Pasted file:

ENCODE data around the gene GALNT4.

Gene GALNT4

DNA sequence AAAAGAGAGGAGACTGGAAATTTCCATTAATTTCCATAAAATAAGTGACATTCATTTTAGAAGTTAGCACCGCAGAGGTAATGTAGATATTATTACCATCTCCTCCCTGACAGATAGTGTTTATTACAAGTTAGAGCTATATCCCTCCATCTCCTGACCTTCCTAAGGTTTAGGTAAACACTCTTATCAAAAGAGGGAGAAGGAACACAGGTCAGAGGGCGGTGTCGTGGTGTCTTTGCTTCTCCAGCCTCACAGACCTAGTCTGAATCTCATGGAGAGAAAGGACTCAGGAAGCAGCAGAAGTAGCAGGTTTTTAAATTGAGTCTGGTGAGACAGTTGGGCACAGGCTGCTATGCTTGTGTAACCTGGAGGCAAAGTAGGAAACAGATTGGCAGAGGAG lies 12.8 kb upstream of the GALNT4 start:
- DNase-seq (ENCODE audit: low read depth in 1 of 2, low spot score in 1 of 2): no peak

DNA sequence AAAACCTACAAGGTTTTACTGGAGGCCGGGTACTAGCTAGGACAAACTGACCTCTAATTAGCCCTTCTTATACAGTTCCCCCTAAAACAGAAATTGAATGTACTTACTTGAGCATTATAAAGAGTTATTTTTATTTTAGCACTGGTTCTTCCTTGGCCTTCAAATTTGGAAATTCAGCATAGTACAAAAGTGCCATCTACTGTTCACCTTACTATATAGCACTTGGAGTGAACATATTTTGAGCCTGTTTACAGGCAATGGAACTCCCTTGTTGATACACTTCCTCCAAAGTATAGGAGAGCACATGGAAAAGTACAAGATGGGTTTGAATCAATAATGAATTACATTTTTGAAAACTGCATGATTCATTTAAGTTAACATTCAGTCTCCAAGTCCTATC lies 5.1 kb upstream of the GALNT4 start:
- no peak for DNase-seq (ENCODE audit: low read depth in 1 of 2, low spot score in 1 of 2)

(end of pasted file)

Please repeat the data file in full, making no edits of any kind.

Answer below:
ENCODE data around the gene GALNT4.

Gene GALNT4

DNA sequence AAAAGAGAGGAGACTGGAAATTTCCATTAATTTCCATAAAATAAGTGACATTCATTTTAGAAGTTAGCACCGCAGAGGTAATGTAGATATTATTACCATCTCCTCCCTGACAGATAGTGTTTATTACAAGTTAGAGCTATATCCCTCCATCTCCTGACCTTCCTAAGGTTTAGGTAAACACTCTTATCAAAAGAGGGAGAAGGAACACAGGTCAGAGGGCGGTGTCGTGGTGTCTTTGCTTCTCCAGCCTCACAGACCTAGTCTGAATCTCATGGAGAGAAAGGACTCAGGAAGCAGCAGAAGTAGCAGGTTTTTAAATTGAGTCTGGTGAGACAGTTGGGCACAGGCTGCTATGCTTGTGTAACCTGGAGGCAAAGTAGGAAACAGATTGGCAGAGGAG lies 12.8 kb upstream of the GALNT4 start:
- DNase-seq (ENCODE audit: low read depth in 1 of 2, low spot score in 1 of 2): no peak

DNA sequence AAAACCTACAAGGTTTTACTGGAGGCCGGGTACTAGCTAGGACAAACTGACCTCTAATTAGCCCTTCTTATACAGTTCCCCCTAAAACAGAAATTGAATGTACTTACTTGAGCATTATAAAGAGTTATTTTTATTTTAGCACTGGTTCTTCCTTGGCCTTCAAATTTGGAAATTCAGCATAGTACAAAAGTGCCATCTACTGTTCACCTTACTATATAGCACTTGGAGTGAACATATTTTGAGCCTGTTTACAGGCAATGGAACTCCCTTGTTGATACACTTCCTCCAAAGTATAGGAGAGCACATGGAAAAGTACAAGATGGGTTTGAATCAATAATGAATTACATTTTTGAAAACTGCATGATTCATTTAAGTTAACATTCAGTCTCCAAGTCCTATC lies 5.1 kb upstream of the GALNT4 start:
- no peak for DNase-seq (ENCODE audit: low read depth in 1 of 2, low spot score in 1 of 2)